Memorial Day weekend found me in and out of airports as I attended a large family reunion in Tennessee. That meant lots of time at airline gates watching CNN and reading local newspapers.
When I got home I was feeling agitated and not able to sleep. I kept churning over what I had seen and read. CNN Memorial Day stories of veterans, all of 20 years old, trying to re-build lives with artificial limbs. Grieving parents interviewed who had lost their Marine children in combat only days earlier. A story in the Charlotte newspaper detailing how many millions of sharks are captured each year, fins shaved off (for fin soup – a delicacy), and then tossed back in the ocean to die.
What kind of horrible, senseless, cruel world do I live in? And since I don’t believe “everything happens for a reason”, there was no balm to soothe me. I felt helpless and full of despair. And full of plain ‘ole pain.
I went and sat with my spouse and just started to talk. And then to weep for all brutality going on around us. Cruelty that I have no control over. I sobbed and sobbed. All my spouse did was take my hand, and as she cried too, said how glad she is that I have not numbed out. There was nothing else to say.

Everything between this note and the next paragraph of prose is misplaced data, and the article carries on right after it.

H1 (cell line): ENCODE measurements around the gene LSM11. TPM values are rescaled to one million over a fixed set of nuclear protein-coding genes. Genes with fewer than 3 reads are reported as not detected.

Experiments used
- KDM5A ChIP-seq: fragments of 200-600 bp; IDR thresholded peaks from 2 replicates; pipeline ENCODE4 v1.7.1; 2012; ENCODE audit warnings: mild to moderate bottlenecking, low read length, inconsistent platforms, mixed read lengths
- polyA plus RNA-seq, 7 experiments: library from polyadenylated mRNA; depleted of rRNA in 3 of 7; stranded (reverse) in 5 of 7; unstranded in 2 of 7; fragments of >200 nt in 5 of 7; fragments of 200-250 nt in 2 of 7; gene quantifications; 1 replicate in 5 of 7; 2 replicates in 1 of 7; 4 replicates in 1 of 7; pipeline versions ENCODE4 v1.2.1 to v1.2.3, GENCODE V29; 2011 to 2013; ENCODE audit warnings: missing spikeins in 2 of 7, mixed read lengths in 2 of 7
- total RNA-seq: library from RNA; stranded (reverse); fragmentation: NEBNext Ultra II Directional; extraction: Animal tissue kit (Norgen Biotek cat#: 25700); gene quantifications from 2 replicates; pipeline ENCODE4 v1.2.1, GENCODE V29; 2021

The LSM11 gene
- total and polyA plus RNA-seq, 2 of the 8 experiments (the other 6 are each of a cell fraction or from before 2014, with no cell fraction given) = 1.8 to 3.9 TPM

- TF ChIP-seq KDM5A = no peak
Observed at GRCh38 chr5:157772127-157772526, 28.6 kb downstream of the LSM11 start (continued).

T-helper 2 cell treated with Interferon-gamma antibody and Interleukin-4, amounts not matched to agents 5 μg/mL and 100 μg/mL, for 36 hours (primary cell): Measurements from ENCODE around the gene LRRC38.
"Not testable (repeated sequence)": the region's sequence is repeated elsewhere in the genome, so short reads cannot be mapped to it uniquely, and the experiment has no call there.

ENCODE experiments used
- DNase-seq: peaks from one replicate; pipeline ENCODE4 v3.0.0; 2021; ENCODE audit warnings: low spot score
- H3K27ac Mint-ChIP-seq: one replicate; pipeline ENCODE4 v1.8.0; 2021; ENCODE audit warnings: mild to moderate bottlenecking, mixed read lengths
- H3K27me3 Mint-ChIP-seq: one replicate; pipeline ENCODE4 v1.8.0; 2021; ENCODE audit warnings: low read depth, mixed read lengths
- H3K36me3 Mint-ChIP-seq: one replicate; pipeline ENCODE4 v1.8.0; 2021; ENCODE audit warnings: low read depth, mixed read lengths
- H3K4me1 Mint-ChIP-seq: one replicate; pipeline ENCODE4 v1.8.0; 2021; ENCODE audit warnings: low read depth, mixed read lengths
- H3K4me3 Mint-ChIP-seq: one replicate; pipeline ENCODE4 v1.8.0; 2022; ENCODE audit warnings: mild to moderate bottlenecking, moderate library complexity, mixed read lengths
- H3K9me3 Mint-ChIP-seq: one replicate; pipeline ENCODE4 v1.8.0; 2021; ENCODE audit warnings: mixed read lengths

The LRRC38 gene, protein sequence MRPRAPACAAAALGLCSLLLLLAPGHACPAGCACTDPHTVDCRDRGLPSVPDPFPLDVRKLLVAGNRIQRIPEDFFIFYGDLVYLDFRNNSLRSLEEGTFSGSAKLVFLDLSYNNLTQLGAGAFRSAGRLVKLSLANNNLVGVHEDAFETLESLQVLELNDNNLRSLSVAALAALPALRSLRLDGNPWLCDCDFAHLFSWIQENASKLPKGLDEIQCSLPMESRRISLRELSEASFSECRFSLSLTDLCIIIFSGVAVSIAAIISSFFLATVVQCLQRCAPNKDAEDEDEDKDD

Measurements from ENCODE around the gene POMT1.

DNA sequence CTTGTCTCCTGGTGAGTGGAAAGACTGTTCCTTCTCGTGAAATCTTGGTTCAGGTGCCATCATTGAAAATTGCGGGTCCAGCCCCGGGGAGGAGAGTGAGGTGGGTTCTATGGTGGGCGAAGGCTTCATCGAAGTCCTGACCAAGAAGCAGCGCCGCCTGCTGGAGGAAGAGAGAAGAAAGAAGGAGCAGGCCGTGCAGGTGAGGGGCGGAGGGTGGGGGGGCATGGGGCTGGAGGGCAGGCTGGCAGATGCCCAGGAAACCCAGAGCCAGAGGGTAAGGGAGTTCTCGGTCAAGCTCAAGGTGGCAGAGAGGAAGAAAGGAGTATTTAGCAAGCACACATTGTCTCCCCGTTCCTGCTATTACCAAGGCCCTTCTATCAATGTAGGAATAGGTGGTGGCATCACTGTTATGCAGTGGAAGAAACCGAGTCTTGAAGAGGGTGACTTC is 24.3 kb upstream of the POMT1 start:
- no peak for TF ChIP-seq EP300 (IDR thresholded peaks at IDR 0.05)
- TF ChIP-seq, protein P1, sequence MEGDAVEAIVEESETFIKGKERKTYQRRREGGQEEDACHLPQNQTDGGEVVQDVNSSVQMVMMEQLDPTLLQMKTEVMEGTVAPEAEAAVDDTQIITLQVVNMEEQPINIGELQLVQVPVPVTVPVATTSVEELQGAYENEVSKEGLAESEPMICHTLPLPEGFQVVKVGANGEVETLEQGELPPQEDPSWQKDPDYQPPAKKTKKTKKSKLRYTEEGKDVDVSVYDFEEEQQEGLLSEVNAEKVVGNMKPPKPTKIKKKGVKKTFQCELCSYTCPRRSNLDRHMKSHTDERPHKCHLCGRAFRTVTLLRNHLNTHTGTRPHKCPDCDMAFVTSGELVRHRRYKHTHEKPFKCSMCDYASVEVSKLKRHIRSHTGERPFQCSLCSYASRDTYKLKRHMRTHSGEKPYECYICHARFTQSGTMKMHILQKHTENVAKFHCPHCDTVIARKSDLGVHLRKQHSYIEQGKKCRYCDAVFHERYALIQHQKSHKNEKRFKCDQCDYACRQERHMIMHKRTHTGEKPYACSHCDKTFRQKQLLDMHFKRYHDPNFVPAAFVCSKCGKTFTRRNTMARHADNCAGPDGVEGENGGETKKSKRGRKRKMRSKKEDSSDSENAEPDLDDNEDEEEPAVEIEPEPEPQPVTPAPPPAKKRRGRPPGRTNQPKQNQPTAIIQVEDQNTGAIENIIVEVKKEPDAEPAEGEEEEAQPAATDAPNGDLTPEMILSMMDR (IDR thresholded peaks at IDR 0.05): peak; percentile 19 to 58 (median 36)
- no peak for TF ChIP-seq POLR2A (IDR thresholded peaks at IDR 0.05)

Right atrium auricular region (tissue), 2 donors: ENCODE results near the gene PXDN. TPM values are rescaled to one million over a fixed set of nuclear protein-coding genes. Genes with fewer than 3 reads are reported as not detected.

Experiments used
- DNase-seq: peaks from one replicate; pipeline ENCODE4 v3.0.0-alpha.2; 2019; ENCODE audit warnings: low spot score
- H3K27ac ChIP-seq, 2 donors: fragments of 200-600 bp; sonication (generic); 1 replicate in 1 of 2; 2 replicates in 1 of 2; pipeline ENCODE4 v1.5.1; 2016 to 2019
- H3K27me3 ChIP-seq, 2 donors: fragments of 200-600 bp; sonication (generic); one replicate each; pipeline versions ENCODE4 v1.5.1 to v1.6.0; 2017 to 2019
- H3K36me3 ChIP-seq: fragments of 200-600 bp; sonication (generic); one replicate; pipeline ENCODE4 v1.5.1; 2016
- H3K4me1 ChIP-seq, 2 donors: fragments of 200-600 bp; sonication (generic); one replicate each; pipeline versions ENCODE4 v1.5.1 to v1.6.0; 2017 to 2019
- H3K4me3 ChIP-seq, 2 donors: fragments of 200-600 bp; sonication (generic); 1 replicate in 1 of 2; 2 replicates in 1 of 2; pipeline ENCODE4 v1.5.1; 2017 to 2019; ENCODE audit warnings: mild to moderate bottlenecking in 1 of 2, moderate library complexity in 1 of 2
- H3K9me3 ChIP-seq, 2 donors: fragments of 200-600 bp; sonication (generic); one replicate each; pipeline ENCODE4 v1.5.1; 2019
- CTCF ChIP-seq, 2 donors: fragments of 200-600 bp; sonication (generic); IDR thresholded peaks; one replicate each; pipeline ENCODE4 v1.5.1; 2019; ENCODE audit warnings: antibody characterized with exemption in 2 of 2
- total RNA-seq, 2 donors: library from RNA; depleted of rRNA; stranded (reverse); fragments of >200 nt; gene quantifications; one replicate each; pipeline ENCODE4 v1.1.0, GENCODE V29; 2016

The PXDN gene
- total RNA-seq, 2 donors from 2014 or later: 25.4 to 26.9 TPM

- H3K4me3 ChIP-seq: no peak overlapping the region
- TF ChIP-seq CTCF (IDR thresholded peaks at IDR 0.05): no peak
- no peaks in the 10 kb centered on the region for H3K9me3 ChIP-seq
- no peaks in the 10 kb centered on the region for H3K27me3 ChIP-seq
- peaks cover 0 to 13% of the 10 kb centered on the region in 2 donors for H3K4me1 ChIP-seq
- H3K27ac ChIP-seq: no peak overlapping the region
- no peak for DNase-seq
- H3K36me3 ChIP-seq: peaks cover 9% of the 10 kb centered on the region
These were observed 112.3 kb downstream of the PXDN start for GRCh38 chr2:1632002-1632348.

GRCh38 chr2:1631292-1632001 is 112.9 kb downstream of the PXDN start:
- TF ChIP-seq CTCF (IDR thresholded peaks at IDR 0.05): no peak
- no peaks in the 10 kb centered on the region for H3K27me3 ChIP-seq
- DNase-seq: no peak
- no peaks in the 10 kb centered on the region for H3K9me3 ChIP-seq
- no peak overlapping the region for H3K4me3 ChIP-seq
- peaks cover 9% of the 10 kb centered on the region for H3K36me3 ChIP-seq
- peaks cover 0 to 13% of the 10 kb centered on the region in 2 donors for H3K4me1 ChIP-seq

After a while, my tears subsided and we just sat. I felt a storm cloud had burst, even though nothing else had changed. Our dogs wanted attention, I felt like taking them for a walk. The color in the day returned. I felt oddly lighter, and willing to do the small things I can to “lean into the light”.
I think it’s easy to say we need to live a life of compassion. But to keep my “compassion channels” open, I need to be open to all the pain, even when there is nothing I can do other than to let it wash over me. To seek out a witness to my pain, and be a witness for others. In this case, the practical act of compassion came, not in the form of advice or a volunteer opportunity, rather in the form of simply holding my hand.
And then, during my mediation that evening, I opened to one of Mary Oliver’s new poems in Thirst, called “When I Am Among the Trees.” It ended with words of solace:
“and you too have come
into the world to do this, to go easy, to be filled
with light, and to shine.”